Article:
Wednesday, September 4, 2013

Things are only strong when they are used in their context

The squalling winds had settled down to a stiff breeze as the young boy alternately sauntered and skipped across the beach. Suddenly, a strangely shaped object whitened by the action of the elements attracted his attention. As thick as a man’s leg at one end, curved and tapering out almost to a point at the other, it came almost to his shoulder.

Laying it out in front of him with the care of newly born wonder, he picked up a nearby rock and started to pound it to see what it was made from. After fifteen minutes of profuse sweating and little headway its hardness defeated his efforts.
With a gleam of joy in his eyes he came to a definite decision. Picking it up and dragging it through the sand, he hauled it slowly up the rise to his home a few hundred metres away.
There, his father and elder brother were halfway through the building of a new brick fence to replace the wooden one that had been flattened by the worst storm in recent memory. Seeing his young son puffing and dragging a huge curved thing across the grass he cried,
“What do you have there?”
“I don’t know Dad, I found it on the beach. It’s the hardest thing I’ve ever seen.”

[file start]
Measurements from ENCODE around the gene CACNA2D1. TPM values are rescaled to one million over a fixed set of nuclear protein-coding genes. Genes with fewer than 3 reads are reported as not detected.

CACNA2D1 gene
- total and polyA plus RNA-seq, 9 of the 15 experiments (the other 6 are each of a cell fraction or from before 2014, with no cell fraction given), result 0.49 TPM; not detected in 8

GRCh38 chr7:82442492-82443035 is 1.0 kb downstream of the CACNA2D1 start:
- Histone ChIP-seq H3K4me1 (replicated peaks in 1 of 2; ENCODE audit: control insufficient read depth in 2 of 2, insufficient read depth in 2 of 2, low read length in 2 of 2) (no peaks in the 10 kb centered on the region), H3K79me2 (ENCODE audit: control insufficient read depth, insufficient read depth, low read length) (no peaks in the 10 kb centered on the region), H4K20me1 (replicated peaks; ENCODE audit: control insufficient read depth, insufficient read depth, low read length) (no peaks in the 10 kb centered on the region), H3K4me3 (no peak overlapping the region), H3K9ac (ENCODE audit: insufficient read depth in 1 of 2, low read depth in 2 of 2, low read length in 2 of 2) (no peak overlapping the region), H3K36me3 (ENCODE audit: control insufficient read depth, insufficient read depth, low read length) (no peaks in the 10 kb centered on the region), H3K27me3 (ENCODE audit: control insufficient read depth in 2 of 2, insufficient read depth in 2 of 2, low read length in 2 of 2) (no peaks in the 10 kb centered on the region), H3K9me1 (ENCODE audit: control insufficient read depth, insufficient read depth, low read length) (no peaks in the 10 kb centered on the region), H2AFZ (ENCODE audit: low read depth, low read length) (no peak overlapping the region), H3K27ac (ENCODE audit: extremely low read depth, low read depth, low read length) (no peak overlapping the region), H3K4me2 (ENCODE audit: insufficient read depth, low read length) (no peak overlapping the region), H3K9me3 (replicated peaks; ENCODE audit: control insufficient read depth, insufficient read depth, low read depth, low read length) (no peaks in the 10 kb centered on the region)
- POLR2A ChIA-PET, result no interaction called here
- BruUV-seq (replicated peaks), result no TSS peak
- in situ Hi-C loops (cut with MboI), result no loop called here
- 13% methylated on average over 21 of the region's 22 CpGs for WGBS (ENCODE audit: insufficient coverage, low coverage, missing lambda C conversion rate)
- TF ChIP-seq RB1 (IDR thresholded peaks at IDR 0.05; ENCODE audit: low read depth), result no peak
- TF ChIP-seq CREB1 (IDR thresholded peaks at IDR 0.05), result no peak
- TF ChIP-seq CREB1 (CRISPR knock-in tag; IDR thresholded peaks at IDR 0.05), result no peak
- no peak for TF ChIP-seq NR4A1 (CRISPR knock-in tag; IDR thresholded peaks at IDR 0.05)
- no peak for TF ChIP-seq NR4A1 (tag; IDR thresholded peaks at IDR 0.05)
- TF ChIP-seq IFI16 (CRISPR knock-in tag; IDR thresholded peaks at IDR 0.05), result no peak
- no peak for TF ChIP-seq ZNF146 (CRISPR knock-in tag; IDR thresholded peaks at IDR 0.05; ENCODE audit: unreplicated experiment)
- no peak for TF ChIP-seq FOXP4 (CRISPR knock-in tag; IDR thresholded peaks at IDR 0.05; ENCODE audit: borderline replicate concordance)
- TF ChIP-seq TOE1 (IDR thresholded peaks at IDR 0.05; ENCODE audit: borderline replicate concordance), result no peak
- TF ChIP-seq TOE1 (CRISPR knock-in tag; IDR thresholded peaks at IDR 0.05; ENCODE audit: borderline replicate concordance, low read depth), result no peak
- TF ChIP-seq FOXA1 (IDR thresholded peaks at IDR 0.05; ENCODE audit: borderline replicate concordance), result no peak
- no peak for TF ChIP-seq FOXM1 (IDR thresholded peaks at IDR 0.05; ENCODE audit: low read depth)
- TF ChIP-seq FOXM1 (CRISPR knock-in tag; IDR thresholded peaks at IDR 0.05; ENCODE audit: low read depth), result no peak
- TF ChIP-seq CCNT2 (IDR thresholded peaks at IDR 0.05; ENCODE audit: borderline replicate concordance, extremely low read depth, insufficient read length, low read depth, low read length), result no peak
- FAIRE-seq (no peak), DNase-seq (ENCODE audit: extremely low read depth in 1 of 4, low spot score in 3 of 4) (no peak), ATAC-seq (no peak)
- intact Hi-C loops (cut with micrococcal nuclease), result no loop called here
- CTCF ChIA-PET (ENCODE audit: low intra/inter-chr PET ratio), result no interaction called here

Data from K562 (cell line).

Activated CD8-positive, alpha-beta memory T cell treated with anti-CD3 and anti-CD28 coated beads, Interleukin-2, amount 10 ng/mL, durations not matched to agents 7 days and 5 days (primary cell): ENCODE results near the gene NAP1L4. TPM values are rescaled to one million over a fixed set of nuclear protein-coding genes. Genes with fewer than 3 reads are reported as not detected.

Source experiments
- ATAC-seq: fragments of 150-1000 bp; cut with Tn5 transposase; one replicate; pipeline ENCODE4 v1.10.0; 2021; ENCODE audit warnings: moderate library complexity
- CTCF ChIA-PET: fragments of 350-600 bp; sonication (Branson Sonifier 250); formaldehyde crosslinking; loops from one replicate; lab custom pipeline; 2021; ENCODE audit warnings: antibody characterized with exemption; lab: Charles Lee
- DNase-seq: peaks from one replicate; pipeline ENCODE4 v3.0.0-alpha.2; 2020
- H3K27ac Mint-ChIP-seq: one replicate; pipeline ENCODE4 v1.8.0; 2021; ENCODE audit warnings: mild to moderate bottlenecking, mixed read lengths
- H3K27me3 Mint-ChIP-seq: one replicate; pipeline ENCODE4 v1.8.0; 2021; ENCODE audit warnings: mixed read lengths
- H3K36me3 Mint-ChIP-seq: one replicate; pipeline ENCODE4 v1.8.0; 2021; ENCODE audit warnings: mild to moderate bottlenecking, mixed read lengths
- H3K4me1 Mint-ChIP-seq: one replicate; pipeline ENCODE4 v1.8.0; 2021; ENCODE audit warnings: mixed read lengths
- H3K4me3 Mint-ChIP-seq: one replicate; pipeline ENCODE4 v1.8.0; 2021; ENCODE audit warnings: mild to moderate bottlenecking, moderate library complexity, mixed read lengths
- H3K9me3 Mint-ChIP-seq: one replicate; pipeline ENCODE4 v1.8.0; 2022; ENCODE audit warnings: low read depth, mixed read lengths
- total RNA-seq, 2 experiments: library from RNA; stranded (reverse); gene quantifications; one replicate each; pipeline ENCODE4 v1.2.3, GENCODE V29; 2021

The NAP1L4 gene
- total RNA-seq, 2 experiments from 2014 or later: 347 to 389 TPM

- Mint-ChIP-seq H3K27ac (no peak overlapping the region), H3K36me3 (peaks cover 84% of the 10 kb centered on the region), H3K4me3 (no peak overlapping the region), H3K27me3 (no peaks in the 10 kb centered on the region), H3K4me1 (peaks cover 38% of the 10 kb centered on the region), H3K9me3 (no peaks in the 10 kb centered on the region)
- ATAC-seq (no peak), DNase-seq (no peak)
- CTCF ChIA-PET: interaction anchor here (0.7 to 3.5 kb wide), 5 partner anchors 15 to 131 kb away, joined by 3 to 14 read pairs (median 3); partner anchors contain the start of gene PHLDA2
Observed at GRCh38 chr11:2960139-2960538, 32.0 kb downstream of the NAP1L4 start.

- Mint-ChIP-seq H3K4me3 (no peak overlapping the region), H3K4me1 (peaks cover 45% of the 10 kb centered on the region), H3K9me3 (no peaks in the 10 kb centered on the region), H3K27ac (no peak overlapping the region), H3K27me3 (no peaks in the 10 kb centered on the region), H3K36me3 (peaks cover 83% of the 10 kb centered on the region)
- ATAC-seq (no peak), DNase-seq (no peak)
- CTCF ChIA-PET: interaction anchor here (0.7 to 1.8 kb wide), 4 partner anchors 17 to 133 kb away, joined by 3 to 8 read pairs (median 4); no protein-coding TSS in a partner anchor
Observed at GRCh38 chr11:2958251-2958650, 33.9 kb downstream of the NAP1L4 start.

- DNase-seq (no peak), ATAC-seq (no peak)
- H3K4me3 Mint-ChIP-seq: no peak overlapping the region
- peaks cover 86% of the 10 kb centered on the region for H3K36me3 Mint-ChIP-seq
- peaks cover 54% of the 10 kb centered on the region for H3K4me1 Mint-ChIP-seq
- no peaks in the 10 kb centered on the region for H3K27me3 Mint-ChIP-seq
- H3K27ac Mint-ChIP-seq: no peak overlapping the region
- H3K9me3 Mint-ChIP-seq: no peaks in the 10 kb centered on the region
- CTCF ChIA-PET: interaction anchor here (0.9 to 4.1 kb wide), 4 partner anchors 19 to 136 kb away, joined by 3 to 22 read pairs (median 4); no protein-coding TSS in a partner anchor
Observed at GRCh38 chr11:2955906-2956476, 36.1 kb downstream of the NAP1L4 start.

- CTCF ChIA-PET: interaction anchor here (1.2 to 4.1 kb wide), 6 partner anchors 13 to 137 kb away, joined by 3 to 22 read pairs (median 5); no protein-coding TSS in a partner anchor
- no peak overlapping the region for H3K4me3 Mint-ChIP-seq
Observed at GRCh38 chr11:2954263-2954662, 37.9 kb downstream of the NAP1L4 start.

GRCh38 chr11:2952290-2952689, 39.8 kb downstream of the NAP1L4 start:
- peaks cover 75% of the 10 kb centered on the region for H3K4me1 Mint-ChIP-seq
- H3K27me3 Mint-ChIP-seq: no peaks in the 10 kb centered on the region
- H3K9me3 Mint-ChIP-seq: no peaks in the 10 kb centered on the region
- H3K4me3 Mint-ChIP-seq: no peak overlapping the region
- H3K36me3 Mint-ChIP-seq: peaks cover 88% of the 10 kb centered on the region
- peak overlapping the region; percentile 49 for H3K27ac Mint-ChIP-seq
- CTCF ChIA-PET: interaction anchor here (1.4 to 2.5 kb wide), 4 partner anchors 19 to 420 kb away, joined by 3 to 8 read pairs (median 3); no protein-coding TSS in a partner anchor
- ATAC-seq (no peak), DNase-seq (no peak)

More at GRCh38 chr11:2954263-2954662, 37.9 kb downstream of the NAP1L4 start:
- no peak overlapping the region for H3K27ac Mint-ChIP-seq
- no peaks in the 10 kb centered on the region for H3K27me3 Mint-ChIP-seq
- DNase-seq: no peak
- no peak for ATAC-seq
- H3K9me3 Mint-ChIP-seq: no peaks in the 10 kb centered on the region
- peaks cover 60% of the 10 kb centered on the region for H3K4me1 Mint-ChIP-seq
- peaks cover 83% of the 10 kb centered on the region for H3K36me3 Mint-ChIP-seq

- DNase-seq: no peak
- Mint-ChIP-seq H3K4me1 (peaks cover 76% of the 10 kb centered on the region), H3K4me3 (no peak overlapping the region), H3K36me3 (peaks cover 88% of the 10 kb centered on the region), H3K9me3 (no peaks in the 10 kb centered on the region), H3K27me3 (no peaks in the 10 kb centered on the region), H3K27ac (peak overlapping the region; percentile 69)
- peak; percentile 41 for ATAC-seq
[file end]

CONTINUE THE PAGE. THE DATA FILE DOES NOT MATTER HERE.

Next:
Taking it in his hands and examining it from different angles his father stated simply,
“It’s part of the backbone of a whale. It must have been washed up on the beach during the storm. Why did you bring it here?
With innocent pride the boy announced his excellent idea,
“I thought you could use it in the fence. It’s so strong.”
“No doubt about its strength, son. Many fishing boats have felt the power behind a whale’s swishing tail. But it would be out of place in the fence. It just wouldn’t fit in with the bricks and mortar. Instead of helping it would probably make the structure weaker.”
Uncomprehending and with a forlorn cast of his head he turned to lug it back to the beach.
“Then you can’t use it?”
“No, son. In spite of its strength, it can only have curiosity value.”
Things really only have power and strength when used in their right context. If I have all the patience in the world, yet the situation requires determined action, my internal structure is weakened and therefore any protection it could have afforded me is lessened.
If I have unabated enthusiasm to act yet the circumstances necessitate perseverance, I’ll not be able to withstand the pressures they bring.

Meditation helps me to accumulate spiritual powers and virtues so that they are at my disposal when and where I choose to use them.

Short story from the book,"Reflexões para uma vida plena" by Ken O'Donnell , Editora Integrare, São Paulo (link)

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